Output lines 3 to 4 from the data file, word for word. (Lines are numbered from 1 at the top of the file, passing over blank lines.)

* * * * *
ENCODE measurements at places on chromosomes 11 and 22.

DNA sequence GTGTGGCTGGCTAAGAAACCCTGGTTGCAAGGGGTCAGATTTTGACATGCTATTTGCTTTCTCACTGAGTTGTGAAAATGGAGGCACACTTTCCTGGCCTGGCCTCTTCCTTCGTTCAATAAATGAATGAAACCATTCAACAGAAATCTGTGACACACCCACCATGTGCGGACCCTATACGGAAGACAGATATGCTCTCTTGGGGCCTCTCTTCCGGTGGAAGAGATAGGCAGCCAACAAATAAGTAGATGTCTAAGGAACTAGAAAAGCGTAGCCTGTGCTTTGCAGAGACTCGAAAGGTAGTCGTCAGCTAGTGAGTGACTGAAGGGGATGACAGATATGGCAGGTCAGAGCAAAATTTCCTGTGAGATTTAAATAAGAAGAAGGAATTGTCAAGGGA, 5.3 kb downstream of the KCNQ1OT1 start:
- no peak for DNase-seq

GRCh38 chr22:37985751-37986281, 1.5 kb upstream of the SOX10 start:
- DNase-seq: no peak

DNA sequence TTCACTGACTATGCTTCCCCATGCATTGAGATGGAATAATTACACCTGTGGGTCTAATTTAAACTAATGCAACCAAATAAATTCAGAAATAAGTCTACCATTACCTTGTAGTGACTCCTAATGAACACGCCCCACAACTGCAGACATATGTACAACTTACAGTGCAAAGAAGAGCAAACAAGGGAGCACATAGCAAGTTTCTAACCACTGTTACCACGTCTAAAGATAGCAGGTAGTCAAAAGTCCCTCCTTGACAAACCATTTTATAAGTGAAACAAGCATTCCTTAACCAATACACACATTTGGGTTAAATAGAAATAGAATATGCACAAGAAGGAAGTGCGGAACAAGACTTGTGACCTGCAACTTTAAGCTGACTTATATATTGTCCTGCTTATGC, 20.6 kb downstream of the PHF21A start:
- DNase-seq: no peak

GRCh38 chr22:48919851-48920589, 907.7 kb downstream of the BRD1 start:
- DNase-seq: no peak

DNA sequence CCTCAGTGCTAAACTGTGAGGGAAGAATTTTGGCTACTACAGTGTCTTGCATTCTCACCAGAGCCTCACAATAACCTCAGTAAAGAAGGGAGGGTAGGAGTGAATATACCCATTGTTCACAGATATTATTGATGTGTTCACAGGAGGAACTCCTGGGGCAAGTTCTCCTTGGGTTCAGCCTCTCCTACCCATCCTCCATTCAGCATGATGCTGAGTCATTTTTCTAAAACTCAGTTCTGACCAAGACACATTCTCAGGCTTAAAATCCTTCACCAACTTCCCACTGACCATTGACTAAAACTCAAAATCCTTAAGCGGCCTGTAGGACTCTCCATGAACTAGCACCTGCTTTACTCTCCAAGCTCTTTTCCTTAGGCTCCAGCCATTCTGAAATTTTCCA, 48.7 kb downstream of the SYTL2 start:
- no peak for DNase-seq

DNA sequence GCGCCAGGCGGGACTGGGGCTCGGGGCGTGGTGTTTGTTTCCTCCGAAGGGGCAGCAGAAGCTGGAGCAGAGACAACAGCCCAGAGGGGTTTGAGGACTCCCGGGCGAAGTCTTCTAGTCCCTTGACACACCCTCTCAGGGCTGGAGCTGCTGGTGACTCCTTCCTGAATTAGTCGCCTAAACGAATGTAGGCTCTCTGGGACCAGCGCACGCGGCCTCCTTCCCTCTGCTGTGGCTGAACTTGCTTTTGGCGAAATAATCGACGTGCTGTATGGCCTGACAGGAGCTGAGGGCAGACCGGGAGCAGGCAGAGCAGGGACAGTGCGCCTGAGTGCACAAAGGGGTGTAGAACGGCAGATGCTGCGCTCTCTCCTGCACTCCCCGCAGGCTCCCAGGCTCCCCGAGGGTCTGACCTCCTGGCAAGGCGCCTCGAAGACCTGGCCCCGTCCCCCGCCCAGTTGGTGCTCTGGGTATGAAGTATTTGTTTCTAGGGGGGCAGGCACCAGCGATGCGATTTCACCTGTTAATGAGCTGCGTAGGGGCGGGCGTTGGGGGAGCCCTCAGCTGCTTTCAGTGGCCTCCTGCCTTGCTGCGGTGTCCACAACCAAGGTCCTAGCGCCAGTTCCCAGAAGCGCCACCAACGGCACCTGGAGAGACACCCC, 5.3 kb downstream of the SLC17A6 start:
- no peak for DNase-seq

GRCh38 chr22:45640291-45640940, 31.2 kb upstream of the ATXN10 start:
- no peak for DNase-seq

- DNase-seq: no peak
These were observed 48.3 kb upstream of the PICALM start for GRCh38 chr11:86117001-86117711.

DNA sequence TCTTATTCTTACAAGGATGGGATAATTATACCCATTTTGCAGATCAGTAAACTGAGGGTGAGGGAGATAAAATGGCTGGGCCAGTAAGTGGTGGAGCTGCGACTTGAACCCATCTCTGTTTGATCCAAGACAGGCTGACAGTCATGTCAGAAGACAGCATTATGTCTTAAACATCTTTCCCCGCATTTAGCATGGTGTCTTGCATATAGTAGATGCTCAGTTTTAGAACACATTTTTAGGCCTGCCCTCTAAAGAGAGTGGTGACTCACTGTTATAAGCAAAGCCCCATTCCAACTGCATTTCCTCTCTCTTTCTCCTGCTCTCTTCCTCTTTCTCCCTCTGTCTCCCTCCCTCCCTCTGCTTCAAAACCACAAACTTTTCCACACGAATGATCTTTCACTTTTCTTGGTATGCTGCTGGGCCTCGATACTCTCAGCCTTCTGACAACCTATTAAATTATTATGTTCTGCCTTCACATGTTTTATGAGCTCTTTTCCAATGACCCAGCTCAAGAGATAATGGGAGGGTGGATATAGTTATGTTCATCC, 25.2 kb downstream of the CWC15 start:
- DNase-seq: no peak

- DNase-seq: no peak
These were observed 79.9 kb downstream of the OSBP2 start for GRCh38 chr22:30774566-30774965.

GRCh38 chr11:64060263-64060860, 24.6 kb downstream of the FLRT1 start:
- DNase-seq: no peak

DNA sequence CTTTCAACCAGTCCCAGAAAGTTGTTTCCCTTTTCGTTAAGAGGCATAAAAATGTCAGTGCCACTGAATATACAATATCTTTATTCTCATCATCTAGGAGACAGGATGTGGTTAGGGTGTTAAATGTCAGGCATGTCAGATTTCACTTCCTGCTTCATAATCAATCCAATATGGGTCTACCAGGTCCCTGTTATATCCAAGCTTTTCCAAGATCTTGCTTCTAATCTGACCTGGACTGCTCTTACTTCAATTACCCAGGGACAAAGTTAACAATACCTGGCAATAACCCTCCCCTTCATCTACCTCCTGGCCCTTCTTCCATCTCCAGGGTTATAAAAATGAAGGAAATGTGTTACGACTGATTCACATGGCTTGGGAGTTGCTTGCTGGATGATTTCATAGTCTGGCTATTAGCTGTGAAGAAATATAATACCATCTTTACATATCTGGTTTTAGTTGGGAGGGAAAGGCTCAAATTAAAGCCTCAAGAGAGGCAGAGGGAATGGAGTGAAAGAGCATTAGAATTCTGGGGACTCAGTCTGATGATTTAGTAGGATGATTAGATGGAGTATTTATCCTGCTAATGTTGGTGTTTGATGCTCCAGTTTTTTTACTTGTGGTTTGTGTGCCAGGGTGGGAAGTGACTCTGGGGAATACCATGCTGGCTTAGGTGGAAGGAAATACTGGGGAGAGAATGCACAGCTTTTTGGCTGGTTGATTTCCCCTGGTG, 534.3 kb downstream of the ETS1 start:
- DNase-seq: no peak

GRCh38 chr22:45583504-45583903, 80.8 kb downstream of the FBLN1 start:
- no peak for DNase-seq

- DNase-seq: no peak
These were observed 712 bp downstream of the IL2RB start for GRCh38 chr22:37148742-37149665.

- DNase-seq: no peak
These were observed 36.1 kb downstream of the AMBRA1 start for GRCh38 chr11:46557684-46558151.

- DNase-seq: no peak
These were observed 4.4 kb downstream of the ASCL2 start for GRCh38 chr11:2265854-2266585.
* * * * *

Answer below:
- no peak for DNase-seq

GRCh38 chr22:37985751-37986281, 1.5 kb upstream of the SOX10 start: